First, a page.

Where the Money Is

I stumbled across the graph above and found it interesting. It ain’t the Apples, Motorolas, Samsungs, or app developers of the world that are making the big bucks from the mobile device gold rush. It’s the operators—the ATTs, Verizons, and so on.

I expect the complaints about the operators to start mounting to the point where political pressure is re-applied.


The total sales of all of the hundreds of thousands of apps is estimated to be around $7 billion in 2013. I’ll leave it to the interested reader to place that on the graph above.

I was going to write a post on this subject a while ago, did the research, and never got around to writing the post. Most apps don’t even make back their cost of development.

9 comments… add one
  • PD Shaw

    And about $3 billion of apps revenue is from Apple, which just had to disgorge an estimated $100 million for deceptive practice related to how easy it was to move from freeware to pay. Clearly a long-term problem with financing game apps. And parents do pick up stories about kids running up $1500 on a “free” game and become less trustful overall.

  • PD Shaw

    BTW/ I am confused by that entry for “PC Sales.” Does that include traditional desktops, even if they are not hooked up to any wireless network, or is it only netbooks or laptops designed for mobile use?

  • Since total U. S. PC sales revenue was about $85 billion and worldwide about $300 billion in 2011, I’m assuming that’s all PCs—desktops, notebooks, etc. Not tablets or smartphones.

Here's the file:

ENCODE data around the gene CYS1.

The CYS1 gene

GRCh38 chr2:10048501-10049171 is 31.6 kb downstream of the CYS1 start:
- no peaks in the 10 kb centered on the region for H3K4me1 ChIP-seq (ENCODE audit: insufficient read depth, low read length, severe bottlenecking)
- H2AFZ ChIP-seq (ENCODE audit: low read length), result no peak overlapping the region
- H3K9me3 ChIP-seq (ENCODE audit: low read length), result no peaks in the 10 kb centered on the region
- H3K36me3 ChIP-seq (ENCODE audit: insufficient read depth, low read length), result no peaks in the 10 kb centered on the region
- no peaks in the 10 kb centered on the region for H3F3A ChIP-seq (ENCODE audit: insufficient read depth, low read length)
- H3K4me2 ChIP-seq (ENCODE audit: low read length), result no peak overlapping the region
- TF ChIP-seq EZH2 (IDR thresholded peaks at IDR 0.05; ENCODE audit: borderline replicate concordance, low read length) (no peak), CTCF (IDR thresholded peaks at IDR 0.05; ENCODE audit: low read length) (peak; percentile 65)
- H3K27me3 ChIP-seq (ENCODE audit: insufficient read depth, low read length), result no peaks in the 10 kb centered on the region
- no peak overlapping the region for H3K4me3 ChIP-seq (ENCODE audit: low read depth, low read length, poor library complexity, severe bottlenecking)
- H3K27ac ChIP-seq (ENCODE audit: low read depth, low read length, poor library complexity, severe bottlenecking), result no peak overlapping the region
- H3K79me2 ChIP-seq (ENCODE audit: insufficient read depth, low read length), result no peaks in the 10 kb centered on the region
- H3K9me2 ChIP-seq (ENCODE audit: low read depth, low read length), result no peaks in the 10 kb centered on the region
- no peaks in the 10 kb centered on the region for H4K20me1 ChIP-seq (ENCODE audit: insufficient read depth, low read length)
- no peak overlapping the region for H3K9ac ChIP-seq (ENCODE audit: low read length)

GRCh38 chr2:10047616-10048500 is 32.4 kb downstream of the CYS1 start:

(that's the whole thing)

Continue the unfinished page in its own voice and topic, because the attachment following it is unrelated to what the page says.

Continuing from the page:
• PD Shaw

    Thanks, I suppose I could have done a little research, but I don’t have any “feel” for where the money goes. I knew PCs were not as hot, but they seem to work on a planned obsolescence model that requires replacement now and then.

  • Trumwill Mobile

    What pressure do you see being applied?

  • Constituent complaints, Congressional hearings, regulator mau-mauing.

  • they seem to work on a planned obsolescence model that requires replacement now and then

    My impression is that hasn’t been the case since XP. Right now XP and Windows 7 have roughly equal “market shares” (I’d call it “installed base”) with Windows 8 lagging far, far behind and various versions of Mac OS and Linux behind that.

    There may come a point when device drivers stop being available for XP (or Windows 7) but that time is still in the future.

  • Trumwill Mobile

    Sorry, I didn’t say what I meant. I meant, apply pressue to do wwhat?

  • PD Shaw

    @Trumwill, I think this is where Dave is coming from:


Leave a Comment